16 years ago, then-New York University undergraduate student Jack Dorsey discussed the idea for an online communication service with some of his coworkers at podcasting company, Odeo. On 21 March 2006, Dorsey changed internet history forever with five words: “just setting up my twttr.” It was the first among billions of popular tweets that have since graced the platform.
Fast forward to 2022, Twitter is now nothing more than a kindergarten playground for the richest man on Earth. With every dawn comes a new, controversial feature—which is later scrapped, postponed or even lied about.
Ever since “Chief Twit” Elon Musk’s acquisition of the platform, it’s safe to say that Twitter is on its last virtual legs, as celebrities and users alike increasingly flee the app stating a surge in hate and bigotry in the name of “free speech.”
With alternatives like Tumblr, Clubhouse, and Mastodon stepping into the spotlight, it’s about time we built a Twitter hall of fame acknowledging all the iconic moments that helped shape the internet as we know it today. From alpha males to Gaga keyboard smash, here are 15 of the best tweets of all time that will help you mourn the dumpster fire of a platform everyone is ditching in 2022.
Spoiler alert for Tesla fanbois: your GOAT god is obviously sitting this list out.
Some tweets simply can’t be explained.
In honour of Ryan Reynolds, the King of Twitter who has now officially migrated to Tumblr.
Wanna feel older? This tweet is from 2020.
FYI: I’ve watched this video a sum total of 218 times myself.
No one can ever articulate their feelings more eloquently than Lady Gaga.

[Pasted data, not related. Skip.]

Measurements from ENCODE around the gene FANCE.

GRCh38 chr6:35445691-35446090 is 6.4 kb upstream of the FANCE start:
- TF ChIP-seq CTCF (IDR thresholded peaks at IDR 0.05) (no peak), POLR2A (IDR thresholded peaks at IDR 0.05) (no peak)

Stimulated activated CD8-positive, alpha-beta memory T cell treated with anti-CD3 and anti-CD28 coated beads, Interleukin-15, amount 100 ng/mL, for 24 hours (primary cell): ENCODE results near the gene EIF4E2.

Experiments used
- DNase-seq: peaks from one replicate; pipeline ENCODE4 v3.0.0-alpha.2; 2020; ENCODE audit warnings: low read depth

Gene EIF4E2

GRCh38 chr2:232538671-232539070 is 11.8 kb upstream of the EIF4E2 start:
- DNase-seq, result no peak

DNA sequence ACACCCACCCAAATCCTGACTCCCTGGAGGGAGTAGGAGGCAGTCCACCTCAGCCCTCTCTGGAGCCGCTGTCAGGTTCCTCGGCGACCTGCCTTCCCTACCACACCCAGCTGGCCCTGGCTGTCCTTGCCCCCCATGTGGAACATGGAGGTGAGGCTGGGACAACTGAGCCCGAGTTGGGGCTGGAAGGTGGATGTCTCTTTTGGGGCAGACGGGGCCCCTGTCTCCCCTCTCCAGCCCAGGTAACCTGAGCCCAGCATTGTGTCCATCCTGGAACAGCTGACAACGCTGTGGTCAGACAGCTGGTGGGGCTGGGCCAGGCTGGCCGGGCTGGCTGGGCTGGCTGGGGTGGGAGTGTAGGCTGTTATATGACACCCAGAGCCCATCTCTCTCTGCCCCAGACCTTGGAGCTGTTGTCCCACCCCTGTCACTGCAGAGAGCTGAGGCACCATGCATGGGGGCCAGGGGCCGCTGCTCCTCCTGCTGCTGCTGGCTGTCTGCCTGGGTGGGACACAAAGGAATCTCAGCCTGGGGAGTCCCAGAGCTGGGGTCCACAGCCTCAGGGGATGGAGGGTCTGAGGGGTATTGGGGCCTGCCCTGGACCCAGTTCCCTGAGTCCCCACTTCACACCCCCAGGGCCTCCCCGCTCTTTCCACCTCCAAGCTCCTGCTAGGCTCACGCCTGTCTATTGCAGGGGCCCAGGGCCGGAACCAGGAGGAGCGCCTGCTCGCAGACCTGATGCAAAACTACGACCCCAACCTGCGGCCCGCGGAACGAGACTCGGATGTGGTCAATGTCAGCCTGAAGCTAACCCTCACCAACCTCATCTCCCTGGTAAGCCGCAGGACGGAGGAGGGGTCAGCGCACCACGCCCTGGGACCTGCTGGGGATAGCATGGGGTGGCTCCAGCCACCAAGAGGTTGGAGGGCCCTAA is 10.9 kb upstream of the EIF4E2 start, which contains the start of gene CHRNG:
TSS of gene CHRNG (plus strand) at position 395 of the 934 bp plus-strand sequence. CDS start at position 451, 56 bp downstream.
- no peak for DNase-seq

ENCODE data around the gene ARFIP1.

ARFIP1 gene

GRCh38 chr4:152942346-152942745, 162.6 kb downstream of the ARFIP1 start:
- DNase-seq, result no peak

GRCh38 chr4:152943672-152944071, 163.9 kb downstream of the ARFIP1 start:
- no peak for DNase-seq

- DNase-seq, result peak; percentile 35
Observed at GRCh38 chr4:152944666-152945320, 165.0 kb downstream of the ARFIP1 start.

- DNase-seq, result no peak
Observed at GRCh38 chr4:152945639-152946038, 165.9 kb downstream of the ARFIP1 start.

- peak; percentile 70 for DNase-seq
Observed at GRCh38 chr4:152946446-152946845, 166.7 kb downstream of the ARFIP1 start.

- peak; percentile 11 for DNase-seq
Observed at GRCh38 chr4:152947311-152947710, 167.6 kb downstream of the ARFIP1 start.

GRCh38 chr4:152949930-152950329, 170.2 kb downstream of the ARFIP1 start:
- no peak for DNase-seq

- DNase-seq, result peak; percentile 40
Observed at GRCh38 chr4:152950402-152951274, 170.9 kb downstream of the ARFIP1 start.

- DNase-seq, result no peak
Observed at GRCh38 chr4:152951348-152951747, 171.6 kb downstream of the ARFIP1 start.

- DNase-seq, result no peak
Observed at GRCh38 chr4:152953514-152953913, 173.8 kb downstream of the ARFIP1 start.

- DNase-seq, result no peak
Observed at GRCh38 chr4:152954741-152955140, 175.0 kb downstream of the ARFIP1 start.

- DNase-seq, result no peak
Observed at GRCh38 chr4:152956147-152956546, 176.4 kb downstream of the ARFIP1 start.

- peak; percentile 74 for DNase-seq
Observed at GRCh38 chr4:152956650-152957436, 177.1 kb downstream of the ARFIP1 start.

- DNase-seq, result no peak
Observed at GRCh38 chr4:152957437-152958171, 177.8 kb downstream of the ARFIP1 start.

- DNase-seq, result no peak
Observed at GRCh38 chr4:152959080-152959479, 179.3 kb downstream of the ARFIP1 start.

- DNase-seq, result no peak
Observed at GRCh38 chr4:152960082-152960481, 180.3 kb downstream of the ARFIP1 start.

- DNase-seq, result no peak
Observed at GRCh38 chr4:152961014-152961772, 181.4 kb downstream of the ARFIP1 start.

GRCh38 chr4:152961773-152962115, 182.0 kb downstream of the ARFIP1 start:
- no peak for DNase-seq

This hasn’t aged well at all…
Wait till the incels get their hands on this one.
Legend says this is how Mariah Carey defrosts before Christmas every year.
2014 bird app at its best.
Ever since the richest person in the world took over Twitter, the social media platform has tumbled into utter chaos. While countless public figures including Gigi Hadid and Toni Braxton left the bird app citing a surge in hate and bigotry, the man at the helm—“Chief Twit” Elon Musk—is making up rules on a whim.
First tweeting “Comedy is now legal on Twitter,” then proceeding to suspend accounts mocking the billionaire, firing half of the company’s workforce, and even beefing with people rightly criticising his $8 per month subscription plan, it’s safe to say that the platform is nothing more than a dumpster fire beyond recovery.
As advertisers and users alike flee Twitter, alternative social media apps are increasingly being pushed into the spotlight—including Tumblr, Clubhouse, Amino, and Cohost. One of the latest additions to this list is none other than Mastodon, the decentralised network which has gained nearly 500,000 new users following Musk’s antics.
Founded in 2016 by German software developer Eugen Rochko, Mastodon is a nonprofit open-source app—meaning, its goal is to ideally benefit the public rather than its shareholders. Presenting a vision of social media that can’t be bought and owned by billionaires, it hence strives to create a more resilient global platform without profit incentives.
“We believe that your ability to communicate online should not be at the whims of a single commercial company,” Rochko wrote in a blog post, adding that one of the reasons he started looking into the decentralised social media space was rumours that Twitter, the platform he had been a daily user of, might get sold to another controversial billionaire.
“[This was] among, of course, other reasons such as all the terrible product decisions Twitter had been making at that time. And now, it has finally come to pass, and for the same reasons masses of people are coming to Mastodon,” Rochko continued.